Bacteria are the best creatures on the planet. They lived on this planet for two billion years before the first eukaryotes and, during that time, evolved into millions of different species.
Size and Shape
Bacteria are small to the point that they must be seen with a magnifying lens. At the point when seen under the magnifying lens, they have three particular shapes.
Bacteria can be identified and classified by their shape:
Bacilli are rod-shaped.
Cocci are sphere-shaped.
Spirilli are spiral-shaped.
Similarities to Eukaryotes
Like eukaryotic cells, bacterial cells have:
1.Cytoplasm, the fluid inside the cell.
2.A plasma or cell membrane, which acts as a barrier around the cell.
3.Ribosomes, in which proteins are put together.
4.DNA. By contrast though, bacterial DNA is contained in a large, circular strand. This single chromosome is located in a region of the cell called the nucleoid.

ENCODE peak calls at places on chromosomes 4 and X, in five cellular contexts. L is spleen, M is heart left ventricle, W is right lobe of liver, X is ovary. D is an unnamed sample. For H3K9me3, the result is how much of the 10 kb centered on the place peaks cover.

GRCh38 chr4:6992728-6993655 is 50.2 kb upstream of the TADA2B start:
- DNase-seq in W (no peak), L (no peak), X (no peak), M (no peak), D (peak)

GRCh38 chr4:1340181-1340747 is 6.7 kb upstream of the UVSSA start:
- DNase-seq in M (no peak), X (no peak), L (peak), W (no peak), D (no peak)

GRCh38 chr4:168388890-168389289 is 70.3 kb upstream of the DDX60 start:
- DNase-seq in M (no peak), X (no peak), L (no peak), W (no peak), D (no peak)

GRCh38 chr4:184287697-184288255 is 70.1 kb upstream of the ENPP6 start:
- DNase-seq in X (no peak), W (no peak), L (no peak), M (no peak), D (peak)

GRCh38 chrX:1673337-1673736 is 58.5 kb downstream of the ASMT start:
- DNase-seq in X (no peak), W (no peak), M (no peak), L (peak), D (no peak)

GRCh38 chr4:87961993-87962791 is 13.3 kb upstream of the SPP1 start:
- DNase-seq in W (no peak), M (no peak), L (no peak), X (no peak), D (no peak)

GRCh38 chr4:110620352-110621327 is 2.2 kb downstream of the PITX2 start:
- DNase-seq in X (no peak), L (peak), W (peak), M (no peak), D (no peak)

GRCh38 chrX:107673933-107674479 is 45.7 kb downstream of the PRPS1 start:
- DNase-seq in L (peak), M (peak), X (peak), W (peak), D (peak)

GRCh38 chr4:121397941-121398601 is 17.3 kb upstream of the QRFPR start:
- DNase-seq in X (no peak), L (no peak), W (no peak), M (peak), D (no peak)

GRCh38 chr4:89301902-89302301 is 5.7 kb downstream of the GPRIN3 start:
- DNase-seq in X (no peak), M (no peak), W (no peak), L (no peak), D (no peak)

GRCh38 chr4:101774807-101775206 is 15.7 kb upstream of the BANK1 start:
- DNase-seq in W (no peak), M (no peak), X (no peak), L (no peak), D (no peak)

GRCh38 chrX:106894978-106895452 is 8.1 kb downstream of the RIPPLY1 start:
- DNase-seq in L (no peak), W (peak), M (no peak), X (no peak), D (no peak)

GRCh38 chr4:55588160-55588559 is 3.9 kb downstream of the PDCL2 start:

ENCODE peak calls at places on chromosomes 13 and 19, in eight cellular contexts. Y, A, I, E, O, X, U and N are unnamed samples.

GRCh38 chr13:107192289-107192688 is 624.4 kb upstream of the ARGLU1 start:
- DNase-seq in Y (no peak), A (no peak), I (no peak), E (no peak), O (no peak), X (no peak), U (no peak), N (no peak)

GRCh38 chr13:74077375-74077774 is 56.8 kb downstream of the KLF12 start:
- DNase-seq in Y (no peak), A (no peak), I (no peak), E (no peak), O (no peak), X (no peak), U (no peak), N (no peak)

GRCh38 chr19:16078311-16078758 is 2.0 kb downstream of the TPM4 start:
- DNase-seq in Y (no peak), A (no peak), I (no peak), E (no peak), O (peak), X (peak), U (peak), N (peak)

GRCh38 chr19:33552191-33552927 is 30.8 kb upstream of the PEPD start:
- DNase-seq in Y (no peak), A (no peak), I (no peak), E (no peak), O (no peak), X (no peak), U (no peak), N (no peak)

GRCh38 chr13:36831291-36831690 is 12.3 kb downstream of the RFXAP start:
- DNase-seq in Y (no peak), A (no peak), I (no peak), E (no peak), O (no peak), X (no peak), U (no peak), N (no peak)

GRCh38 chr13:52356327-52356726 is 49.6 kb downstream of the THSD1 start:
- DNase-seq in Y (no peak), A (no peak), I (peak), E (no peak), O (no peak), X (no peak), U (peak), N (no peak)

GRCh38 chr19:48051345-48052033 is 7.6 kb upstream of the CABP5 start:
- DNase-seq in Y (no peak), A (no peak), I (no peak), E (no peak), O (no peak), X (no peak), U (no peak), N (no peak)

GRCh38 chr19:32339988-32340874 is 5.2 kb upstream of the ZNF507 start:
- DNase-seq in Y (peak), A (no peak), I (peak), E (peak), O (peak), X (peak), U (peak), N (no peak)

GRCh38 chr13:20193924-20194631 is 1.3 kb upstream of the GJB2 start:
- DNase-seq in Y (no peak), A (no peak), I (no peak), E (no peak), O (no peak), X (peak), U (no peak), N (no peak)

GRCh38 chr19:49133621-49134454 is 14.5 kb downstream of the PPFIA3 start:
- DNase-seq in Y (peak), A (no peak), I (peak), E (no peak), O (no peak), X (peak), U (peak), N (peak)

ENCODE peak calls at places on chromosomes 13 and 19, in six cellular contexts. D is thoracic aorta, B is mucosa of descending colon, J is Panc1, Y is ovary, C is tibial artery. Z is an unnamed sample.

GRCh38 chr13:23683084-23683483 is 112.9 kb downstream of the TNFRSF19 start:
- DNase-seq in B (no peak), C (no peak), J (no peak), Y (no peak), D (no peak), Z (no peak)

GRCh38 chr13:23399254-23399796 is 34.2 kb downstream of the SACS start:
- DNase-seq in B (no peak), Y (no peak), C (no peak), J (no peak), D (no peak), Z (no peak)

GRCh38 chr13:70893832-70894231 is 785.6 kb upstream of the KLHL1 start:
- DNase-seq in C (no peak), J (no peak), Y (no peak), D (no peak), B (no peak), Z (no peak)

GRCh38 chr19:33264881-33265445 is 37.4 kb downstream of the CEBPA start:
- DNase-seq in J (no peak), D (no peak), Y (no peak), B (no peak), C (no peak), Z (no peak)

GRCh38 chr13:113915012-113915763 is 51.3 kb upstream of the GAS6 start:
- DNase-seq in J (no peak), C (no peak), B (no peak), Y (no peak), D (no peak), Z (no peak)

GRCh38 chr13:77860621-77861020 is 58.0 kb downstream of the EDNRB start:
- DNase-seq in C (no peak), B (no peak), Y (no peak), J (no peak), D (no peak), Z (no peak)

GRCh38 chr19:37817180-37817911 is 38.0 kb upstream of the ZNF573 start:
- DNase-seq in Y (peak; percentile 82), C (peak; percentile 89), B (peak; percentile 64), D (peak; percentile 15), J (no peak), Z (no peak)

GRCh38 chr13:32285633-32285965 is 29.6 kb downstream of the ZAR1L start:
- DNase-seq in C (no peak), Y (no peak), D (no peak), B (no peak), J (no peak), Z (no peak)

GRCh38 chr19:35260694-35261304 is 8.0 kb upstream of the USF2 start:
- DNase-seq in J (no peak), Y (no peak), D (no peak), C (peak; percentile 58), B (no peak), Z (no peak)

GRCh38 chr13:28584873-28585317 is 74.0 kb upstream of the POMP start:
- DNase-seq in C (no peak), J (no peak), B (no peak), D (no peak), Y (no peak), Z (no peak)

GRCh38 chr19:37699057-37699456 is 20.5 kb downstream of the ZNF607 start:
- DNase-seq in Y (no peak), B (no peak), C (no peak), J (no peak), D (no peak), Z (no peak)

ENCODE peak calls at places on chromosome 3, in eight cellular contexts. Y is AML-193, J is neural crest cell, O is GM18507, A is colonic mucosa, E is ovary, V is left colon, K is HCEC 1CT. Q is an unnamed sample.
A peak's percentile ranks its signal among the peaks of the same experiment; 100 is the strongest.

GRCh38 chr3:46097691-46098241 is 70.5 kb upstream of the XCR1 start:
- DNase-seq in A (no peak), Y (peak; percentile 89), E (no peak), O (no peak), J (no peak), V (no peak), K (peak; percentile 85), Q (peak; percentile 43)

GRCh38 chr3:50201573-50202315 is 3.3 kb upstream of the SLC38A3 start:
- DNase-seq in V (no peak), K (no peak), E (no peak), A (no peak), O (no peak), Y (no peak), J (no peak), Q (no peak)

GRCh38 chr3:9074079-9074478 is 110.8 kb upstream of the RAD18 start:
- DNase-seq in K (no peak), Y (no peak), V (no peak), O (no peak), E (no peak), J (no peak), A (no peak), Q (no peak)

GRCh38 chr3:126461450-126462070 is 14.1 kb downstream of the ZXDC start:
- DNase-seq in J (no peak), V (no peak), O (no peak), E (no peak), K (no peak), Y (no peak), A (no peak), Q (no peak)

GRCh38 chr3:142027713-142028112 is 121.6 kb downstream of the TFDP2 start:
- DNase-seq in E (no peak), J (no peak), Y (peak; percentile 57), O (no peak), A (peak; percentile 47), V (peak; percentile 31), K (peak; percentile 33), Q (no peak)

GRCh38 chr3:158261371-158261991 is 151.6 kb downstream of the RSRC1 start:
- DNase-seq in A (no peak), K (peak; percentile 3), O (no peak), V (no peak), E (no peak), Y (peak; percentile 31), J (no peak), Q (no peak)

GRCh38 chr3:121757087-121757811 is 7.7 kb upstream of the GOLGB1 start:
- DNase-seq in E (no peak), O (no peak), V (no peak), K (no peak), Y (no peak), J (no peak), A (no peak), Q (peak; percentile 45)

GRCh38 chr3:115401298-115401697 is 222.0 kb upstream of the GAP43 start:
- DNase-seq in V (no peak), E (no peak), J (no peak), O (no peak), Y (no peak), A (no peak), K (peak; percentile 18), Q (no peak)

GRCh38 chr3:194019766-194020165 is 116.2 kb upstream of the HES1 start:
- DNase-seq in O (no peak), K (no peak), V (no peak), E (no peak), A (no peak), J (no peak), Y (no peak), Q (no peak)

The Cell Wall
Bacteria are surrounded by a cell wall consisting of peptidoglycan. This complex molecule consists of sugars and amino acids.
Some bacteria also have tail-like structures called flagella. Flagella help bacteria move.
Bacteria can be ordered by their shape, including bacilli (bars), cocci (circles), and spirilli (spirals) Bacteria resemble eukaryotic cells in that they have cytoplasm, ribosomes, and a plasma film.
Features that distinguish a bacterial cell from a eukaryotic cell include the circular DNA of the nucleoid, the lack of membrane-bound organelles, the cell wall of peptidoglycan, and flagella.